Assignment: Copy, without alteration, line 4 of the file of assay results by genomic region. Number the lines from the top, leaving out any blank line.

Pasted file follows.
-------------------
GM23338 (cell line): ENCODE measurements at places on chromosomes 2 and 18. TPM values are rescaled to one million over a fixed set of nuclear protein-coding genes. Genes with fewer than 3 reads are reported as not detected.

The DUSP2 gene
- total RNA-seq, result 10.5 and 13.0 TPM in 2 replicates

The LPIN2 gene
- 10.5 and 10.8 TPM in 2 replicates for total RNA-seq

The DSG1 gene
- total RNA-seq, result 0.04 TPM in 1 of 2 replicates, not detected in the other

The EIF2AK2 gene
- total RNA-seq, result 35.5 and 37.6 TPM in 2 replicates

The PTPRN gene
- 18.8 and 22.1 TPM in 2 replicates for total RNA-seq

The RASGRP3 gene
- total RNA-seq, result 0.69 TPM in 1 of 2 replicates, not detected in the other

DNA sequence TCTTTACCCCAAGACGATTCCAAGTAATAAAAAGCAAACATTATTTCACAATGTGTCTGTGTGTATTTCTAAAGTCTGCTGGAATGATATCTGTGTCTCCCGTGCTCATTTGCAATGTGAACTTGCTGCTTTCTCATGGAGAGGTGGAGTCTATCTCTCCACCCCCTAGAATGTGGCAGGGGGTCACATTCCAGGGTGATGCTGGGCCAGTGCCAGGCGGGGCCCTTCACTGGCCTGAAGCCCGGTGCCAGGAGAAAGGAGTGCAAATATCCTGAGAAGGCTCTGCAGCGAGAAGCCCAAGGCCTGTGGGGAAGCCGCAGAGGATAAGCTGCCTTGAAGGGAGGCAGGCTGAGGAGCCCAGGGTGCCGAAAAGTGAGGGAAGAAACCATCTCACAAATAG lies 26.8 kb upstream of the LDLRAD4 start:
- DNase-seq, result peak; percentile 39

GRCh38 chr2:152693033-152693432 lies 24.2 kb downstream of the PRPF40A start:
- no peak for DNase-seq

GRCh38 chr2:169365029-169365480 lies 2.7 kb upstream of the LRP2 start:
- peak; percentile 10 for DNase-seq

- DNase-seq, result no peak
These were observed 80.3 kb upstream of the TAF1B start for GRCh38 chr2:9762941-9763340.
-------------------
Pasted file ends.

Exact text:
The LPIN2 gene